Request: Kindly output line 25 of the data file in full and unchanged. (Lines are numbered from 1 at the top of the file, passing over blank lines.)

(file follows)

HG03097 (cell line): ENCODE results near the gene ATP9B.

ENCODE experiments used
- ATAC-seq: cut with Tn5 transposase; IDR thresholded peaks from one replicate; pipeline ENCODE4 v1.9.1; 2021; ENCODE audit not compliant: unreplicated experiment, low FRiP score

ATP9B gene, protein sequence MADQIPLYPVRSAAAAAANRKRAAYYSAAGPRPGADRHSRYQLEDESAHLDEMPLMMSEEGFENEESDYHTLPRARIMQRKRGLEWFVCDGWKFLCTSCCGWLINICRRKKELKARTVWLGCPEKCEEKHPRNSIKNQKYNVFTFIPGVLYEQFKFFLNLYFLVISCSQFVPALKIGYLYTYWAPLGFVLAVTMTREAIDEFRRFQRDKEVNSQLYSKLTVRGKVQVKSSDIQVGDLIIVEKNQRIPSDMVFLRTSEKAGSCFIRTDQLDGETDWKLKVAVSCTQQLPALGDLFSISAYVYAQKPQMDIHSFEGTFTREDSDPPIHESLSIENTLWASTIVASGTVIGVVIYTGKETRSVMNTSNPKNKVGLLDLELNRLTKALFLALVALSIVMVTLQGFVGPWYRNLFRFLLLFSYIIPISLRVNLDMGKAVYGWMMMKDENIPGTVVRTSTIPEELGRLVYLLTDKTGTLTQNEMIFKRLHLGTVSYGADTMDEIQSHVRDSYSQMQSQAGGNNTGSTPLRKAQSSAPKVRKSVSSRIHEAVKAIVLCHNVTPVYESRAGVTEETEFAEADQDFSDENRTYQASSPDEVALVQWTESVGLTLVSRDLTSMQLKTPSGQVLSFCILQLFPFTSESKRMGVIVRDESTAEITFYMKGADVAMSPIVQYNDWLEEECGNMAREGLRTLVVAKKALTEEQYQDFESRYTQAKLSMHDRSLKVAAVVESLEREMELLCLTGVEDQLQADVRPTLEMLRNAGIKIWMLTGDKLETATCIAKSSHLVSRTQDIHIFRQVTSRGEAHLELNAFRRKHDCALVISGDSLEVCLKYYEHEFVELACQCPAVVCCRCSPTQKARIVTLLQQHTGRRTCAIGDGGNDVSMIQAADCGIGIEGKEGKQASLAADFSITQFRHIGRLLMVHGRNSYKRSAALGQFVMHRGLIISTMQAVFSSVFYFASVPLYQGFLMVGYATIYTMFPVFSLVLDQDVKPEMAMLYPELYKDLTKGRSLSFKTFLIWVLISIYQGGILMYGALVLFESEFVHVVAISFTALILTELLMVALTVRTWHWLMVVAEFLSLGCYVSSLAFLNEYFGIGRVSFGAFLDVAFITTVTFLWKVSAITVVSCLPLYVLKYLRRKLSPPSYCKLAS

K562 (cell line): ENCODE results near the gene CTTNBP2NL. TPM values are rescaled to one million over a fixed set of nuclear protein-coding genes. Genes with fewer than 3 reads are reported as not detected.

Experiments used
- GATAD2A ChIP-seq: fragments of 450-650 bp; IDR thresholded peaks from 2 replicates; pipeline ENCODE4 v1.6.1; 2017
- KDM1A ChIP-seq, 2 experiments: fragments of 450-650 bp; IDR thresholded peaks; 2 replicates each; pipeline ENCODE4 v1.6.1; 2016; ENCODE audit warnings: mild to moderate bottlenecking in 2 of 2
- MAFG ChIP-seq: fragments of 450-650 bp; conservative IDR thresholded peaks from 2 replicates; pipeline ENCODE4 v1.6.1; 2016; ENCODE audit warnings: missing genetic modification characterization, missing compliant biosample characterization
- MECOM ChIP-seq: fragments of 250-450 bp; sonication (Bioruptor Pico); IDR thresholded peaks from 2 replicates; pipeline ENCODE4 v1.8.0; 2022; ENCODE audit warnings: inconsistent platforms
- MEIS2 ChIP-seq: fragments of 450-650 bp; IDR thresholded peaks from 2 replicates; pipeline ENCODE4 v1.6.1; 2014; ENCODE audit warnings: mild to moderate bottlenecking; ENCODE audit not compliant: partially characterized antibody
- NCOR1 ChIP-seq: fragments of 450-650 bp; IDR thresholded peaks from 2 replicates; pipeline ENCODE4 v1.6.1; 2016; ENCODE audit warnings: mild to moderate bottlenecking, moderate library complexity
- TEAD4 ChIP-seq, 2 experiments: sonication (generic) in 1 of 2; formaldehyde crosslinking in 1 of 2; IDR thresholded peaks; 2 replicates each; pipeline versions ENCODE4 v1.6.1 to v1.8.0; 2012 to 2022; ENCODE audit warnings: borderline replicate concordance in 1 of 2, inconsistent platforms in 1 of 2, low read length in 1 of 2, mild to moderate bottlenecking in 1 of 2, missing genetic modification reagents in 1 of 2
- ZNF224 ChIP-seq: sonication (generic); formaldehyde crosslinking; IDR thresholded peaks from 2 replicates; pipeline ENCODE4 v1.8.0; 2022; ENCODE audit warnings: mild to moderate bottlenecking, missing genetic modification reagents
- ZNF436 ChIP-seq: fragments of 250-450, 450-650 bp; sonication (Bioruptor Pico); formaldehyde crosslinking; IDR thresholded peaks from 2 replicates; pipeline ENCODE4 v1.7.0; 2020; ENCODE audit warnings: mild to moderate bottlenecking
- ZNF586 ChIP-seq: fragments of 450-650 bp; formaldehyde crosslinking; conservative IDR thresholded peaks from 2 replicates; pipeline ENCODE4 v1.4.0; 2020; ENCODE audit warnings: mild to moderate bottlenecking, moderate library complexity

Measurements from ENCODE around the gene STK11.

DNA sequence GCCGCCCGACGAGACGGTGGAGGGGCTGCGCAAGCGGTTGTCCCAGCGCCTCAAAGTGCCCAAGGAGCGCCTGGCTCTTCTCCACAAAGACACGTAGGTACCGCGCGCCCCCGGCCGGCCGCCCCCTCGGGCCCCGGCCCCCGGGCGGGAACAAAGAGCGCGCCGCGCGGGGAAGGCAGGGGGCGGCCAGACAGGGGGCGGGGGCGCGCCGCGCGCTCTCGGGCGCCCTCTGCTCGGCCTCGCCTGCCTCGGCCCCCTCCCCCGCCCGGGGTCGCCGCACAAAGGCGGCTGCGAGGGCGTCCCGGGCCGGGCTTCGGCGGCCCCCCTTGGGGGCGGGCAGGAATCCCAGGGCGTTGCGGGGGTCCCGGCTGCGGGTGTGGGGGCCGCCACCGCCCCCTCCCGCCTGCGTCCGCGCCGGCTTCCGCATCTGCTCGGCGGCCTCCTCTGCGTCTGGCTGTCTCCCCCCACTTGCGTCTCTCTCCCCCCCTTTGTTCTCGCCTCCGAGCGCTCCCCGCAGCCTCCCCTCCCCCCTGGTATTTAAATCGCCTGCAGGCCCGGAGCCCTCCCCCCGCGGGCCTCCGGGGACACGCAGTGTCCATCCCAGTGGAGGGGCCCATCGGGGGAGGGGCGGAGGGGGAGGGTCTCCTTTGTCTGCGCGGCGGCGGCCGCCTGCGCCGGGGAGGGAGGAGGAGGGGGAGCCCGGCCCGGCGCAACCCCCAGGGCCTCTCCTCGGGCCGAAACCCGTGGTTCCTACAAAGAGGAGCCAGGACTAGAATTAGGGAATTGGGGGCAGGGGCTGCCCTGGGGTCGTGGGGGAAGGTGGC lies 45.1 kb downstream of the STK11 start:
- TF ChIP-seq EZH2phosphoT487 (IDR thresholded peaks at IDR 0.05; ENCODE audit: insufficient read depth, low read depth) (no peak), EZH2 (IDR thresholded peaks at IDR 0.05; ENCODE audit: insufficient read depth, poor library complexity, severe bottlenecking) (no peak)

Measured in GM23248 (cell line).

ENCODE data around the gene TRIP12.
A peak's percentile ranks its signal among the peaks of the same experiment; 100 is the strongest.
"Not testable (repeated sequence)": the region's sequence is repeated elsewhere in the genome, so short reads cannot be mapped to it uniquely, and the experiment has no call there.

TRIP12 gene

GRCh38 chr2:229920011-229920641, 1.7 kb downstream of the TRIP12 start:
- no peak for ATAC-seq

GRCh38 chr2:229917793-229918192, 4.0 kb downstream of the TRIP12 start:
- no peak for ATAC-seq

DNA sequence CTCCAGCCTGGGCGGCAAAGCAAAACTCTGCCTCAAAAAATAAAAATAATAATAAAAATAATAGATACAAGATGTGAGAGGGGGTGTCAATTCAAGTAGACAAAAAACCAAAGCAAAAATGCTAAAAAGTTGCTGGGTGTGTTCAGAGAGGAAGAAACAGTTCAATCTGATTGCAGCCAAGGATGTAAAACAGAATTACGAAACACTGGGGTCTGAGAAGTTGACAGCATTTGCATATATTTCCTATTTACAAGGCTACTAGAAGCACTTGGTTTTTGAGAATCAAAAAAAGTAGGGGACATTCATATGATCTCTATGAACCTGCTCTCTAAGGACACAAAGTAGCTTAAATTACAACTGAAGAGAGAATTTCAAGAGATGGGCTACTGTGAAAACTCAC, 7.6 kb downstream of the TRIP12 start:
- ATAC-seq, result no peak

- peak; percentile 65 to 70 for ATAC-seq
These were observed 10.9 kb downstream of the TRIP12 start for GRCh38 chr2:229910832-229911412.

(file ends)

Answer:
GRCh38 chr2:229920011-229920641, 1.7 kb downstream of the TRIP12 start: